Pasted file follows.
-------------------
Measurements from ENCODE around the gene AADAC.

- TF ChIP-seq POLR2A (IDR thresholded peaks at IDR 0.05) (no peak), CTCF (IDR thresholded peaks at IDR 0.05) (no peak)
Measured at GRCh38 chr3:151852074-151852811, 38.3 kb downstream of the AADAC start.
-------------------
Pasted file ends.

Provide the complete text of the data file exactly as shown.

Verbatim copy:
Measurements from ENCODE around the gene AADAC.

- TF ChIP-seq POLR2A (IDR thresholded peaks at IDR 0.05) (no peak), CTCF (IDR thresholded peaks at IDR 0.05) (no peak)
Measured at GRCh38 chr3:151852074-151852811, 38.3 kb downstream of the AADAC start.